Fold-over elastic, also known as FOE, is easy to find and work with. One side is satin and the opposite side is matte brushed. Most fold-over elastic is 5/8"-wide and has a foldline along the vertical center to create a perfect fold over the fabric edge. It can also be applied flat on projects.

Pre-fold elastic is folded over a fabric raw edge, however it doesn't lay flat like fold-over elastic and always remains folded. Most pre-fold elastic is woven with a decorative edge to resemble picot elastic. Use it for underwear or bra edges.


In addition to the fabric and elastic, there are some additional pieces used in bra making that elevate handmade lingerie.

Hook-and-eye tape, also known as bra-back closures or bra hooks, comes either by the yard or precut tabs. Tape by the yard is measured by the width between each hook and eye. Precut tabs are heat sealed along the edge and measured by the overall tab length from top to bottom. Precut tabs have a built-in shield, but other hook and eye tape may not have a shield.

O-rings and slides are used to create adjustable straps and are measured in millimeters or fractions of an inch. Select rings and slides that match the chosen elastic strap width. Purchase sets either in clear plastic, metal finishes or nylon-covered metal. The nylon-covered metal is usually black or white. Dye the white pieces with synthetic dye to match the project.

Underwire is a flat, narrow curved wire that fits under the bust to shape and lift the bustline. Select a proper-fitting underwire that rests completely flat against your ribcage. If the center-front gore or cup lower edges aren't resting flat against your ribs, the wire is too large for your bust size. If the wires are poking into the side of your bustline, the wires are too small.

To purchase the correct underwire size, trace the breast root, the point at which your breast attaches to your chest, with a piece of wire or a flexible ruler. Compare the shape to the wire-sizing chart provided by the underwire manufacturer. If you have underwires on hand, trace your breast root with a washable marker, and then compare the underwires directly to your body.

Once the correct size is found, buy underwires in the next size up and down to compare all three sizes to determine the best fit. Most women's breasts differ in size and shape from one side to the other, so different underwire sizes are needed for each breast.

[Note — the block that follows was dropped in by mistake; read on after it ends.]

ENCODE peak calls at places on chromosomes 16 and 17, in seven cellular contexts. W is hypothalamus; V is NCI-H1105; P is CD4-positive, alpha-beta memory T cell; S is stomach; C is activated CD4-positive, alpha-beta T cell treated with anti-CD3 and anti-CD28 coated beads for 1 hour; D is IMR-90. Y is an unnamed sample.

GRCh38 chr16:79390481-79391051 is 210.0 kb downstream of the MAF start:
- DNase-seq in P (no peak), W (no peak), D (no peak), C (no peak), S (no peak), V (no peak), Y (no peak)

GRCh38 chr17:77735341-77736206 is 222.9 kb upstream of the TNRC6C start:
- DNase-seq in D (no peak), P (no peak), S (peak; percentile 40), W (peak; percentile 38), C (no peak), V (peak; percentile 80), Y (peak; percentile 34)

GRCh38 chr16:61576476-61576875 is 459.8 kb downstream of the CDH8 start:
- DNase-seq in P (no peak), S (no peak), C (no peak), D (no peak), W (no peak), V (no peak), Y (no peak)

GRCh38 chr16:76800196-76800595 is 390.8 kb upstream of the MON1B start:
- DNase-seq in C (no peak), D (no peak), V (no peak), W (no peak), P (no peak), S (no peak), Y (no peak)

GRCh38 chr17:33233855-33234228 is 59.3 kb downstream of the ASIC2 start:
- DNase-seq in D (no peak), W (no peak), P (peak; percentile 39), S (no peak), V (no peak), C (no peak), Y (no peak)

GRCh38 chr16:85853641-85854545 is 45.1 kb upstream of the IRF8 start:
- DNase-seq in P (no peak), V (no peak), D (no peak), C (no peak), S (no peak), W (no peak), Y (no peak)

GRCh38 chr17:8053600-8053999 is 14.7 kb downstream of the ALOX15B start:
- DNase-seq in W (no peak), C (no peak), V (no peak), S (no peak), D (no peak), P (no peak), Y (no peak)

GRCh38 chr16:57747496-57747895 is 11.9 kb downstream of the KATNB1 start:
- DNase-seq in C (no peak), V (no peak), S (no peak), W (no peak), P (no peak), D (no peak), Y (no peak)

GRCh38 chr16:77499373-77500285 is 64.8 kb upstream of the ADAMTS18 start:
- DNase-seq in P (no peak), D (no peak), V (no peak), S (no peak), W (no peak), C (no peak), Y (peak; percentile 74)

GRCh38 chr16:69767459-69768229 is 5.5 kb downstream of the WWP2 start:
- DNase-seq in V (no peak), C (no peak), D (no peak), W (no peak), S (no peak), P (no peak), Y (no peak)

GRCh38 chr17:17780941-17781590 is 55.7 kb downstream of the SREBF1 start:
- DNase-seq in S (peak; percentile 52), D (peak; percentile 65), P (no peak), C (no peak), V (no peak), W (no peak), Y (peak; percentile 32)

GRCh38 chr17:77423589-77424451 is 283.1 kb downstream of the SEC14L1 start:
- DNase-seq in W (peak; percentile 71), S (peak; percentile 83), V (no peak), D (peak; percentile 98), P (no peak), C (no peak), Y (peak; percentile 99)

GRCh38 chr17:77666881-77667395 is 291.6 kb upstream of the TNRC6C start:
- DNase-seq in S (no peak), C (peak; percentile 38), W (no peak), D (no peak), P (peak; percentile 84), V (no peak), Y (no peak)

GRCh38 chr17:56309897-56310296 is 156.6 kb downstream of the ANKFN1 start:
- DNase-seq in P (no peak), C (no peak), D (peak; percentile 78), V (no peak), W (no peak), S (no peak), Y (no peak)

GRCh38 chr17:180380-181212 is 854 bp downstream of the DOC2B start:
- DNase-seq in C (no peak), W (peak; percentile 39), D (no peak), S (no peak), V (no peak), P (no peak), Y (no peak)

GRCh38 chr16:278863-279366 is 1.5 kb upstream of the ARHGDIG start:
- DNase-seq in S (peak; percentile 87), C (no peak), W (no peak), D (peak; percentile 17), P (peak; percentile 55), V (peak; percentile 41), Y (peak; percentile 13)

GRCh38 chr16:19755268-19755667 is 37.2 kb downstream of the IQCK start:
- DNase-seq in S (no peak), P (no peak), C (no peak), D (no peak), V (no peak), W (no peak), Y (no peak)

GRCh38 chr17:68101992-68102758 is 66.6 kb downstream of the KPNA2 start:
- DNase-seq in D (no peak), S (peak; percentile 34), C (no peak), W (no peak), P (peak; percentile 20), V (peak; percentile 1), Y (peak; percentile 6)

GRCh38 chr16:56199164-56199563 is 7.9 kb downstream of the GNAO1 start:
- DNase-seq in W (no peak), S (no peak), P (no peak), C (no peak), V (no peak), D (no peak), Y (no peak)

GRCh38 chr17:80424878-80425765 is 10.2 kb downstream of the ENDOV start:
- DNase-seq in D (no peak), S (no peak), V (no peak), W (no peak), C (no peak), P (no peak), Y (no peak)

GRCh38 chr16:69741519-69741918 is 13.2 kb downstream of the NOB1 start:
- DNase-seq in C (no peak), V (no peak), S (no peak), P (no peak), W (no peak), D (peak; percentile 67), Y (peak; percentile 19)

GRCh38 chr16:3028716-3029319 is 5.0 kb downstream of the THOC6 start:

Most lingerie notions are nylon or polyester, which makes dyeing an easy and quick way to match the project.

To dye notions, fill a sink with cold water. Wet all the notions in the cold water so they take the dye evenly. Mix the dye according to the manufacturer's instructions in a large pot on the stove, and then place elastic, nylon-coated rings and sliders and hook and eye tabs together in the dye. Stir the pot often and check the color absorption, making sure to keep the water hot.

Once the desired color is reached, remove the notions from the dye and place into a sink full of cold water to stop the color absorption. Once cooled, hang everything to dry. The longer the notions are left to dry, the more colorfast they become.

Once dry, gently hand wash the notions in warm water and detergent until the water runs clear; hang to dry.


Rit Dye carries DyeMore dye for synthetics:




Always begin with much less dye than needed. More dye can be added to achieve a darker or more intense color

Fabric dye uses chemicals that shouldn't be ingested; so don't use any pot for food after it's used for dyeing notions.

Different products absorb dye at different speeds. Fold-over elastic and bra hooks are thin and soak up dye very quickly, while rings and slides take longer. Place hooks, rings and slides in a mesh bag to easily check the dyeing process separately from other notions.
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Article Details
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Author:Hines, Sophie
Publication:Sew News
Geographic Code:1USA
Date:Aug 1, 2018